Anti-apartheid leader dedicates award to the people of West Papua

June 22, 2013

Benny Wenda (l) with James Lawson (r)

Benny Wenda (l) with James Lawson (r)

Jason MacLeod, University of Queensland

This week in Boston the Rev. James Lawson, the civil rights leader who worked alongside Martin Luther King, presented awards to four civil resisters. The awardees are leaders of movements for environmental protection, defending indigenous people, political rights, and the end of racial oppression. One of this year’s winners is Mkuseli (Khusta) Jack, the strategist who led consumer boycotts in South Africa during the darkest days of apartheid. In his acceptance speech Khusta said “I dedicate this award, which is lodged deep in my heart, to the people of West Papua.”

“People all round the world have to turn their lens to the abuses committed by the Indonesian authorities in West Papua” said Khusta. “They have to hear the cries of the West Papuan people for self-determination.”

Deploring the fact that West Papuan people have been denied the right to a free and fair vote about their political future Khusta remarked that “in this day and age there is no room for any form of colonization or encroachment on a people. This discrimination is even worse when it is based on racism” he added.

Turning directly to Benny Wenda, the West Papuan leader who was present at the awards ceremony, Khusta said “you must continue to fight for your right. You shall be free; it is only a matter of time.”

As leader of the United Democratic Front, a coalition of over 500 civilian based resistance groups aligned with the African National Congress, Mkuseli Jack demonstrated how the costs of apartheid could be transferred from the people of black townships to the commercial business community on which the support and revenue of the government partly depended. It was this strategy of withdrawing people’s buying power that alongside strikes by black workers and external sanctions by foreign governments, created the context for negotiations between Mandela and President F.W. de Klerk that finally brought the edifice of apartheid tumbling down.

Rev. Lawson also had some advice for the West Papuans. The key to any successful civil resistance struggle is fierce discipline, rigorous planning and strategy. Exhibiting the qualities of the respected pastor he is, Rev. Lawson took Wenda by the hands and told him that “the power of life in you that makes you strong is the power of God, the power of truth. Be strong. Be courageous. Organise the struggle. You are on the side of history and truth.”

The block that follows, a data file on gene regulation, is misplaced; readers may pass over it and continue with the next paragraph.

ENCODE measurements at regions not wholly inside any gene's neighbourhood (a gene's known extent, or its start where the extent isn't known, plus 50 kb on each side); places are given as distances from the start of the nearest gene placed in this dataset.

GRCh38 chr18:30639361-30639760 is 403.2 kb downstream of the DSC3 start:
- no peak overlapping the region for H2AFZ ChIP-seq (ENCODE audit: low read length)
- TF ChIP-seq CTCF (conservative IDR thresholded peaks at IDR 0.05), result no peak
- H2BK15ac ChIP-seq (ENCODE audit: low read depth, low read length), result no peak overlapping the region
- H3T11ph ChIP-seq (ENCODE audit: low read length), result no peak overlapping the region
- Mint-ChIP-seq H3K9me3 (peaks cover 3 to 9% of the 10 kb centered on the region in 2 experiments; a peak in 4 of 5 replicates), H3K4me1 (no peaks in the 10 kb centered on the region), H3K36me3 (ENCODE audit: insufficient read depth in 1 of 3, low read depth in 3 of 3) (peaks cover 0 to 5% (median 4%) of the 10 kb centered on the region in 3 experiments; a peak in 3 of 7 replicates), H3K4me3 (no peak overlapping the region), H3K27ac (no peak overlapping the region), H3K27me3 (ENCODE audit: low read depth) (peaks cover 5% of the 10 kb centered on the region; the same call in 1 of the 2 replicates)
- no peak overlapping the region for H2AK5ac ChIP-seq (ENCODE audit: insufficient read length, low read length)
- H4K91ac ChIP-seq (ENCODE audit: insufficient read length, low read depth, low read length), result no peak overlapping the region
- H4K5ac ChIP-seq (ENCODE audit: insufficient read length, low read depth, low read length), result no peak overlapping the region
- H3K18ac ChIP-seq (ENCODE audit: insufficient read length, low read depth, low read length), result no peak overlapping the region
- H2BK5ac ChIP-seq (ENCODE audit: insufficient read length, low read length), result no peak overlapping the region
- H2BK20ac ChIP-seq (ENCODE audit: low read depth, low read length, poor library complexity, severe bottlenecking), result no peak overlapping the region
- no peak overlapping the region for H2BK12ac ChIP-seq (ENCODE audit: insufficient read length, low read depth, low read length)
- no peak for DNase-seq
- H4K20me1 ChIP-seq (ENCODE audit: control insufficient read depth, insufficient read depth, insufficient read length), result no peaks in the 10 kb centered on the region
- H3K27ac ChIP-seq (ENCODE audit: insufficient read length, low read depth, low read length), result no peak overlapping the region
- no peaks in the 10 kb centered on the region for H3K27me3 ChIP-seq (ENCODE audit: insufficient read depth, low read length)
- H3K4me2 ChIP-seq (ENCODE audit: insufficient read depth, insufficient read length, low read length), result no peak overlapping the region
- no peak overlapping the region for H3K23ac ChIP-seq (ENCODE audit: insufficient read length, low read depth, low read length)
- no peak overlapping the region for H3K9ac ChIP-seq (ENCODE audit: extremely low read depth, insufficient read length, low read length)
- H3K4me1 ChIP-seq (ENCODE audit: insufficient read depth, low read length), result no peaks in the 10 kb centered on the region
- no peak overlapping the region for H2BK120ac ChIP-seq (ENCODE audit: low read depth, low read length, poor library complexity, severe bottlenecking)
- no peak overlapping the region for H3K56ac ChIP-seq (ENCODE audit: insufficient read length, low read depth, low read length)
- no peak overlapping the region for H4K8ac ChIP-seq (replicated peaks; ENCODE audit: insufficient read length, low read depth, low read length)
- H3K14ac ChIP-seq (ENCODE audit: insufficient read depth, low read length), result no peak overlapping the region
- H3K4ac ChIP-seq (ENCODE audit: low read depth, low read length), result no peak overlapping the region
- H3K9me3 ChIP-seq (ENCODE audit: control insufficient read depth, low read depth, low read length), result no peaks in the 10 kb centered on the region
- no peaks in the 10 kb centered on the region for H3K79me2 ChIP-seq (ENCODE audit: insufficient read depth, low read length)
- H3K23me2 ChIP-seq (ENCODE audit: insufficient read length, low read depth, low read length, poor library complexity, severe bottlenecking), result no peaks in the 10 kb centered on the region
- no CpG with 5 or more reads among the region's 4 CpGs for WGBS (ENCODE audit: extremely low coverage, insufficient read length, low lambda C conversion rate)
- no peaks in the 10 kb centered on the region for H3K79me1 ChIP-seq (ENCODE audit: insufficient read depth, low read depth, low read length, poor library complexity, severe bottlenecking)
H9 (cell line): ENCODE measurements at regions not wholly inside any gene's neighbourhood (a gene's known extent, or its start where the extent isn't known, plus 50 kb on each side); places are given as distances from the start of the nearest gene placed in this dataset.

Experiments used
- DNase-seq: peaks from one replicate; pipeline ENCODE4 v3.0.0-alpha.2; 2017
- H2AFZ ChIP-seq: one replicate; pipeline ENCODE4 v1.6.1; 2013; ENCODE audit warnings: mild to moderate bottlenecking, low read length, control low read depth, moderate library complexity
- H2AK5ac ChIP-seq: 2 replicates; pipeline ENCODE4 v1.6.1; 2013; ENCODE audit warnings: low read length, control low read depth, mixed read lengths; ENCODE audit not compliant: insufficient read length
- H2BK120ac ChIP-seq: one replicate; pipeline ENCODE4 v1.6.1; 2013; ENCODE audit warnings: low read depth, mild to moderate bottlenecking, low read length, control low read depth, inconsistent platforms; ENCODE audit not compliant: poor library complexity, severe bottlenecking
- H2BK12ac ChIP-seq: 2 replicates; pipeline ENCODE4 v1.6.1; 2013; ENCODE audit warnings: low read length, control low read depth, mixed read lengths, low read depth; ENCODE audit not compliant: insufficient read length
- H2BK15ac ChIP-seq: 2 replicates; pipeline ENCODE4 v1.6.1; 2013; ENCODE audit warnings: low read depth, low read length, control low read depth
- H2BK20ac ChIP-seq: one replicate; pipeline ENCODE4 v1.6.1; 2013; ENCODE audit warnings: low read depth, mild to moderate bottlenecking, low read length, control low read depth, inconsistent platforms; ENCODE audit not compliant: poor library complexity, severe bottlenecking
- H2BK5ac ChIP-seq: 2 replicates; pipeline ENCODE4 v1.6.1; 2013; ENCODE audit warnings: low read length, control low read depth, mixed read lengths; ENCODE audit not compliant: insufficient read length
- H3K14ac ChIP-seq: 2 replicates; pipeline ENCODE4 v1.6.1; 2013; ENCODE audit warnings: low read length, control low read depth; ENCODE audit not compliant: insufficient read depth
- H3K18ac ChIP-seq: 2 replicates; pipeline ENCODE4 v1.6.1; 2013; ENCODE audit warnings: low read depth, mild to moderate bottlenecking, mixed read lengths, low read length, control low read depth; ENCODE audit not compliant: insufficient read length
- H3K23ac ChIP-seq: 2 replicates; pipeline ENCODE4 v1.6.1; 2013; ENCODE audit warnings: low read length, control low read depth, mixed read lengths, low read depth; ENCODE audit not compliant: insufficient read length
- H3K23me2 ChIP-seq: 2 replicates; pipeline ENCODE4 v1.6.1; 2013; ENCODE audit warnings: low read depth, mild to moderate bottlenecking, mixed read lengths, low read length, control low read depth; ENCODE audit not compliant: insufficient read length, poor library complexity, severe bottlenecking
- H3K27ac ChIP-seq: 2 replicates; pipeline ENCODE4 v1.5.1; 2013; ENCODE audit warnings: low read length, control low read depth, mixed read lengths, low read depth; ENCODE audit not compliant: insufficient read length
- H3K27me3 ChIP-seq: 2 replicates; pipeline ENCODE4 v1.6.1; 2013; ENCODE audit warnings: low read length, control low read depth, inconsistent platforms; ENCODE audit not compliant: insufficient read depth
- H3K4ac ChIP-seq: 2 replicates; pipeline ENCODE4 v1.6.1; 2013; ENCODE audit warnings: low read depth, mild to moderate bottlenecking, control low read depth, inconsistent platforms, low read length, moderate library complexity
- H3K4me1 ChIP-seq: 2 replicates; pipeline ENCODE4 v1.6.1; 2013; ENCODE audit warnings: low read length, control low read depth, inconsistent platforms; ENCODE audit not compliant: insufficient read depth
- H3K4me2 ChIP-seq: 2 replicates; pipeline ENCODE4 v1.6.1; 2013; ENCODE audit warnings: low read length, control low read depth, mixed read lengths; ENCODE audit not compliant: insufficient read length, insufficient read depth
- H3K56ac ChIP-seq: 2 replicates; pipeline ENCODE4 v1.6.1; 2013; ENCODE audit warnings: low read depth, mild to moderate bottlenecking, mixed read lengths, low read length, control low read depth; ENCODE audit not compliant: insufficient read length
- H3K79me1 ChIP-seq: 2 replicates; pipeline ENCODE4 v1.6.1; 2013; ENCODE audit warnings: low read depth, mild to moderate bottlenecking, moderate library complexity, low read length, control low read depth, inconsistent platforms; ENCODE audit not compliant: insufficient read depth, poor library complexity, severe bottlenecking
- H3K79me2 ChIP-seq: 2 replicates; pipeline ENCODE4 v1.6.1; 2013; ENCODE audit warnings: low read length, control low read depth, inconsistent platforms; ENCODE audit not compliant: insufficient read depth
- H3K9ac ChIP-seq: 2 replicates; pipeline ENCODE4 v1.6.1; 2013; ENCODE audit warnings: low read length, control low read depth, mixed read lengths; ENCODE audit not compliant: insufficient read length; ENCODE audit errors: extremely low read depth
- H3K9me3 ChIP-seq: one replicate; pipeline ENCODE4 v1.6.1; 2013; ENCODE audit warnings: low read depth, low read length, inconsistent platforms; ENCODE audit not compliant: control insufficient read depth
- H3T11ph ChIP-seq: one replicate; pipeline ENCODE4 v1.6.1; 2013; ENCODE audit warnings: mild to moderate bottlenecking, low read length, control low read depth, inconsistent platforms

In the late 1950s Martin Luther King Jnr. asked Rev. Lawson to travel to the South to help led the nonviolent struggle for basic rights that were then denied by the United States government. Rev. Lawson trained students from Nashville in the strategy and tactics of civil resistance. Lawson and the students successfully desegregated lunch-counters in the downtown area through determined nonviolent action. They then went on to organise other campaigns of the civil rights struggle.

Benny Wenda in the USA meeting Mkhuseli 'Khusta' Jack, former leader of Anti Apartheid Movement in South Africa.

Benny Wenda in the USA meeting Mkhuseli ‘Khusta’ Jack, former leader of Anti Apartheid Movement in South Africa.

After receiving the awards Rev. Lawson spent the remainder of the evening talking with Papuans about their struggle for freedom. Wenda said that it was a dream come true meeting Rev. Lawson and Mkuseli Jack. “The civil rights struggle in the United States and the anti-apartheid struggle in South Africa are beacons of hope for me and my people” said Wenda. “I know that one day we will be free.”

Besides Mkuseli Jack the other three winners of the James Lawson Award for Achievement in the Practice of Nonviolent Conflict are:

  • Evgenia Chirikova, the young Russian woman who co-founded Defend Khimki Forest, which has fought a long and so far successful campaign in the last ten years to prevent the destruction of an ancient-growth forest near Moscow.
  • Oscar Olivera, one of the key leaders of the campaign in Cochabamba, Bolivia in the 1990’s that prevented the privatization of water resources and helped spark broad popular participation in Bolivia’s democratic transition in the ensuing years.
  • Jenni Williams, the co-founder of Women of Zimbabwe Arise, who braved 52 arrests and jailings due to ongoing protests for genuine political rights for all of the people of her country.

The Lawson Awards are presented annually by the International Center on Nonviolent Conflict at The Fletcher School for Law and Diplomacy at Tufts University during the Fletcher Summer Institute. It is awarded to practitioners, scholars and journalists whose work serves as a model for how nonviolent change can be developed, understood and explained.